Let's Encrypt solved the certificate issue on older Android devices

lets-Encrypt

Some weeks ago we share here on the blog the news that Let's Encrypt (a non-profit, community-controlled certification authority that provides certificates for free to everyone) warned users of an imminent change in signature generation, which would cause problems and especially loss of compatibility with approximately 33% of the Android devices in use.

And this was because it advertised the transition to generating signatures using only its root certificate, without using a certificate cross-signed by the IdenTrust certificate authority.

It was mentioned that as of January 11, 2021, changes will be made to the Let's Encrypt API and by default, ACME customers will receive ISRG Root X1 certificates without cross signing.

The new type of Let's Encrypt root certificate was mentioned to be compatible with all modern browsers, but it is only recognized as of Android 7.1.1, released at the end of 2016 (if you want to know more about the news, you can consult the publication In the following link).

But now, Let's Encrypt announced that the plan has been revised and that compatibility with older Android devices will continue for at least three more years.

The API change scheduled for January 11, which implies a transition to the default issuance of certificates certified only by the root certificate ISRG Root X1, without cross-signature, has been postponed to June 2021.

We are pleased to announce that we have developed a way for older Android devices to retain their ability to visit sites that use Let's Encrypt certificates after our cross-signed brokers expire. We no longer plan any changes in January that could cause compatibility issues for Let's Encrypt subscribers.

At the same time, it was decided as an option to offer the possibility of requesting an alternative certificate, certified according to the old cross-validation scheme and preserving compatibility with devices in the root certificate store to which the Let's Encrypt certificate has not been added.

An alternative certificate will be generated in late January or early February 2021 as part of an additional agreement with the IdenTrust certification authority. In addition to the ISRG Root X1 root certificate belonging to Let's Encrypt, this certificate will be cross-signed using the DST Root CA X3 certificate from IdenTrust.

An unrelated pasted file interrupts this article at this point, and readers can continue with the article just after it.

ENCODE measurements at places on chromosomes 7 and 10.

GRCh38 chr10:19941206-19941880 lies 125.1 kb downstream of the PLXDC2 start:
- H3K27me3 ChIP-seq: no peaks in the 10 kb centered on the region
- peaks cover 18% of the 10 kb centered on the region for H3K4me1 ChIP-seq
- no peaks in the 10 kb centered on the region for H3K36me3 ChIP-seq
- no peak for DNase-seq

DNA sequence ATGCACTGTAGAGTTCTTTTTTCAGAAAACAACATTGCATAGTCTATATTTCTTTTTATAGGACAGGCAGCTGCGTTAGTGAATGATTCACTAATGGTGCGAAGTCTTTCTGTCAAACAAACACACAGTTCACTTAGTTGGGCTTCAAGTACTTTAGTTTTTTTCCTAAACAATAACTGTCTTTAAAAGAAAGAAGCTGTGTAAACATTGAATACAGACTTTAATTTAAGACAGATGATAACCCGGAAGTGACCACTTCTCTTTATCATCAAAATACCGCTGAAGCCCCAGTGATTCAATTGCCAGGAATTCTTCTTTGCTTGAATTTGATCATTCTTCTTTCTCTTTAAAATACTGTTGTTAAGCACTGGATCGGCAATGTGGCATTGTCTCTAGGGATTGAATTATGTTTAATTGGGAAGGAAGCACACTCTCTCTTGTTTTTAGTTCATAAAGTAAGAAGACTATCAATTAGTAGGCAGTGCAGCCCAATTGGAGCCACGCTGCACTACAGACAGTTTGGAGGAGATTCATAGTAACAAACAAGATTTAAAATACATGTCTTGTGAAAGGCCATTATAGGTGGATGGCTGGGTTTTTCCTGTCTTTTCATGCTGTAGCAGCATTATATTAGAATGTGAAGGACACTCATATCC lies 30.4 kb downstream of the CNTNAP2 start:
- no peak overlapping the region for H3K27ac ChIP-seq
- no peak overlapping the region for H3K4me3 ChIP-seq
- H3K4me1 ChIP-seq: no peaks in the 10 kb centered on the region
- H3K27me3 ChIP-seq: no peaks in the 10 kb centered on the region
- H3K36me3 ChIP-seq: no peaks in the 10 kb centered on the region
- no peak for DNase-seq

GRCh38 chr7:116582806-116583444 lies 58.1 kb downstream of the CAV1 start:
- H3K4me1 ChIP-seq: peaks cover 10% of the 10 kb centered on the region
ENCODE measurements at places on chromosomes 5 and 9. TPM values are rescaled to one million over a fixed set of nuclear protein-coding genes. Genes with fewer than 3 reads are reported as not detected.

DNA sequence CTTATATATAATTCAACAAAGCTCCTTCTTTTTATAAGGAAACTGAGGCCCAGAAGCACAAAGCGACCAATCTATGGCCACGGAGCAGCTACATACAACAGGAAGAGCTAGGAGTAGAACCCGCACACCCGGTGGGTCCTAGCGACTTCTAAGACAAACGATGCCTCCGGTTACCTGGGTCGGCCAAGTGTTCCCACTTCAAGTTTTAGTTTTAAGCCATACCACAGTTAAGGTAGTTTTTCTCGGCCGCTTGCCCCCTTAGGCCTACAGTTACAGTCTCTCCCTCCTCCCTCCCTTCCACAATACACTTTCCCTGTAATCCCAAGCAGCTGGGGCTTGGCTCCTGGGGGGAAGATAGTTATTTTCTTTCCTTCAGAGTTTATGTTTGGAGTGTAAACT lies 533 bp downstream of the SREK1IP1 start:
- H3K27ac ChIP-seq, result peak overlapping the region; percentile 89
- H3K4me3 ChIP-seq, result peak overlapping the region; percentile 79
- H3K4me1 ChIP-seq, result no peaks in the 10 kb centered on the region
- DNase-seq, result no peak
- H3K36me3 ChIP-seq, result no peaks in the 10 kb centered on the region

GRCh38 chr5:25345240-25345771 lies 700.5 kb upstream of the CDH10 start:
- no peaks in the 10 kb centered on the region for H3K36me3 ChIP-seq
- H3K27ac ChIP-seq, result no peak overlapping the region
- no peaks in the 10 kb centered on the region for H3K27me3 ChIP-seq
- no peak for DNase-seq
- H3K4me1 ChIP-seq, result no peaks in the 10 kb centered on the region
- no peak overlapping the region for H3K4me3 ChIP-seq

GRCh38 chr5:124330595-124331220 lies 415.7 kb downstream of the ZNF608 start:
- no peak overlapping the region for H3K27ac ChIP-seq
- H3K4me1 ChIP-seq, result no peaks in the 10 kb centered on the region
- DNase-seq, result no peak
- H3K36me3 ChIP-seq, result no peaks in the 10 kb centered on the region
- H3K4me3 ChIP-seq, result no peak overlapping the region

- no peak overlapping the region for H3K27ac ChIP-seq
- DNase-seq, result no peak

The cross signature it will be valid for three years, which is less than the validity period of the primary root certificate ISRG Root X1.

Since the cross-signature will expire before the signature with the main Let's Encrypt root certificate, it is possible that problems similar to the incident with the expiration of the AddTrust root certificate used for the cross-signing in certificates of the Sectigo certificate authority (Comodo ).

The browsers correctly handled the AddTrust cross certificate expiration, but it caused massive crashes on OpenSSL and GnuTLS systems, even though Comodo's main root certificate was still valid and the chain of trust with the current certificate persisted.

To ensure that the new Let's Encrypt certificate does not create similar compatibility issues, the IdenTrust and Let's Encrypt certificate authorities intend to review the implemented scheme using external auditors.

As a reminder, the root certificate owned by Let's Encrypt is compatible with all modern browsers, but it is only recognized as of the Android 7.1.1 platform, released at the end of 2016. According to the available statistics, only 66,2% of All Android devices use Android 7.1 and newer versions.

33,8% of Android devices in use do not have data from the Let's Encrypt root certificate, that is, they require an additionally signed certificate with a root certificate compatible with previous versions of Android to continue working correctly. If you try to open sites signed only with the Let's Encrypt root certificate on those devices, an error will be displayed.

Finally, if you are interested in knowing more about it You can check the details of the news in the original note which you can access at the following link.


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